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June 14, 1976

Report on Dr. Hilgard Muller’s and Brand Fourie’s Reaction to 'Yesterday's meeting,' and Accompanying Memorandum

This document was made possible with support from Leon Levy Foundation

They are very despondent and obviously hoped we would be more forthcoming. They are not enthused by the line we wish them to take with Kissinger. They say Friend (Vorster) tried for two years to sell (Smith)’s sincerity of purpose to Kaunda and colleagues but he could not do it now. A large section of Congress has already written off Rhodesia. The basis we set out yesterday will do nothing to alter this and we should not deceive ourselves that the expressions of support we get from certain American and other right-wingers will change things in our favor. They do not feel the Americans, French or Germans will be persuaded to talk to Farmer (Smith) as ‘they know what to expect’. Vorster’s aim at the meeting was to find out (Smith)’s position. Our response when he raised the issue of parity brought them to despair. They thought we were too sanguine about the possibility of Russia using Cubans or Satellites in Southern Africa. The more success we have in countering terrorism the more likely it is that neighboring African states might seek external intervention. At present those states thought Africans could win by themselves. (Vorster) had put RSA attitude politely but he had made it clear that RSA would not come to Rhodesia’s aid. First, because it would give others the excuse to intervene; secondly, if African states sought external intervention, the West would ‘cut South Africa off’ if she then attempted to participate in our battle.


They thought our air strike on Espungabera only 12 days before Kissinger meeting was unfortunate. Outsiders would say we had done it to torpedo talks. They were incredulous over our claiming success in previous negotiations. Even if we thought they were naïve the people they were going to see were not… They were “shattered” we had not thought about the minimum terms for settlement. (Smith) had said we intended to move to a certain goal. The US view “responsible government” would be diametrically opposed to ours. Did we believe the evolutionary process would go on forever? He wished to know because he would be asked what brief he had from Rhodesia to support his statements. We had replied that could go along but we could not be specific on the franchise or the time limit. Vorster said that the idea would be if we could say that we were moving along a certain path and we would get there in X or Y years. This is what he had hoped for. Something must be held out to show Rhodesia was prepared to move towards her goal in a practical way.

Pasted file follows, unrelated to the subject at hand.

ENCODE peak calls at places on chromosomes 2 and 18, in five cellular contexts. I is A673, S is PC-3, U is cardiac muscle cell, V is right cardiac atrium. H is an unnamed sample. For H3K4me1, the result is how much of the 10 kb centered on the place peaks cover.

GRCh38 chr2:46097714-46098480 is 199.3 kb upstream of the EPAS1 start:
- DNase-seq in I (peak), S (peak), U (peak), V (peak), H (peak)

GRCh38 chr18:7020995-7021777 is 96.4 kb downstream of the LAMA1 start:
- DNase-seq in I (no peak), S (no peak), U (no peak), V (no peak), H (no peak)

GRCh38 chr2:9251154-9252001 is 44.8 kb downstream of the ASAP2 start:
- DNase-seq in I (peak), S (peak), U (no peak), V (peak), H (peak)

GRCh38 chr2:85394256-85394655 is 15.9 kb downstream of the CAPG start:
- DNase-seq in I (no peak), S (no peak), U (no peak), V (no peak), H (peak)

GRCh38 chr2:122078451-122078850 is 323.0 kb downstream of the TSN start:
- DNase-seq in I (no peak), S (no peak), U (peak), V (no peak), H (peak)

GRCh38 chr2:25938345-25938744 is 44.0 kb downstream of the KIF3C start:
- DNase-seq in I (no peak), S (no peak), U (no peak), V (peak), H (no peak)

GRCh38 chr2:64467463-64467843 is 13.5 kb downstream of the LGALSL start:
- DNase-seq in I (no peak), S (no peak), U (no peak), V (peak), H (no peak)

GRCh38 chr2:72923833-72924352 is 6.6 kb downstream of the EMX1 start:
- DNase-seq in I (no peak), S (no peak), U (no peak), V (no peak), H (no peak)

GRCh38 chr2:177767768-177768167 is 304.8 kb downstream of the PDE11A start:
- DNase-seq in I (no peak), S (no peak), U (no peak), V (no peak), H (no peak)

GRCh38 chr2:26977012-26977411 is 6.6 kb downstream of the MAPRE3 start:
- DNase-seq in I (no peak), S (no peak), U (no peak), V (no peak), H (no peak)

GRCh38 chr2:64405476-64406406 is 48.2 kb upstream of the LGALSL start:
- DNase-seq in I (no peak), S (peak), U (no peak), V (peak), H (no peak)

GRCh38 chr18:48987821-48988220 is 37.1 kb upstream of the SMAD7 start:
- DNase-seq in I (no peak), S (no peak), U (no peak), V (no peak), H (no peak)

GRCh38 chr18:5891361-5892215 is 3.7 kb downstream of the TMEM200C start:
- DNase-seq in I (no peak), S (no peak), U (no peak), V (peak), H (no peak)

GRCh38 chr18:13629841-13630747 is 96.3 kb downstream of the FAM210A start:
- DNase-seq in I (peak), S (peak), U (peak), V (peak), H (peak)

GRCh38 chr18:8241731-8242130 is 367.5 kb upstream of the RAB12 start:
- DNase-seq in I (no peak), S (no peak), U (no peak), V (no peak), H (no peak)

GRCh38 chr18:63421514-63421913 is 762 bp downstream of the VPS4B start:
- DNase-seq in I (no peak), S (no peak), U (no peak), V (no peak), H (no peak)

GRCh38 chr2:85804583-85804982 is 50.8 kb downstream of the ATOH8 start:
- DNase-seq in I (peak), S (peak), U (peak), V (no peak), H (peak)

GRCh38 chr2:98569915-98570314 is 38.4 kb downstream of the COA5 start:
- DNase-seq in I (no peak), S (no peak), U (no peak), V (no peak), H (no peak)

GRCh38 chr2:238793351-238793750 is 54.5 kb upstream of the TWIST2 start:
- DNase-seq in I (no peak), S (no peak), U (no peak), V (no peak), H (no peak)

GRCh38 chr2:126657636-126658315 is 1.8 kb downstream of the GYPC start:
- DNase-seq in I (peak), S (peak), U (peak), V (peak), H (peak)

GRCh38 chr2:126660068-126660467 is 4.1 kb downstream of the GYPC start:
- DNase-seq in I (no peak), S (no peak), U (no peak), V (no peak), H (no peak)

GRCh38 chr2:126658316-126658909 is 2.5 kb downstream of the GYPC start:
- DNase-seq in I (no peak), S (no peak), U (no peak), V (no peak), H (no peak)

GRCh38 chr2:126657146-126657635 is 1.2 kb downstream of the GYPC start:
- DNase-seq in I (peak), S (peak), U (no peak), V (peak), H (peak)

They thought (Smith) misread South Africa in two ways. First he thought the Friend was trying to dictate to him. Second, when the Friend listened sympathetically and quietly he took it as indicating agreement with what he was saying. He was wrong.


They had thought they saw how some use could be made of the American initiative and had begun to hope this could be exploited. Yesterday dispelled this.


For Gaylard only from ADR, Re “your query about military equipment if terrorism continues on eastern border”.


I have pointed out to contacts that was sticking point and we must know what assistance we might get… it is a matter of life and death. (Rhodesian) Cabinet needed assurances.


(The message from Vorster is ) “as of this moment we have not applied boycotts of any nature against Rhodesia. Therefore no boycott is conceivable after sanctions have been lifted. In other words this type of thing could only become easier and nobody should think otherwise”. Short said Vorster could not admit in front of Kissinger that he was supplying us and would go on doing so. He had always evaded the charge, saying Rhodesia bought on the black market etc…


David Scott drafted immediate signal which he showed me, emphasizing our problem and urging that we be given some assurance. He said Labour Government were chary on arms supplies to any country but it was manifest(ly necessary) since aim was to set up anti-communist government that they and others should be ready to assist. Told him what Kissinger had said on position re arms supplies.


South African opinions on situation in Rhodesia as well as prospects of external involvement in the conflict

Document Information


Rhodes University, Cory Library, Smith Papers, Box 4/006 (M) Detente, Official Communications with South Africa, Volume 4. Included in "Southern Africa in the Cold War, Post-1974," edited by Sue Onslow and Anna-Mart Van Wyk.


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Leon Levy Foundation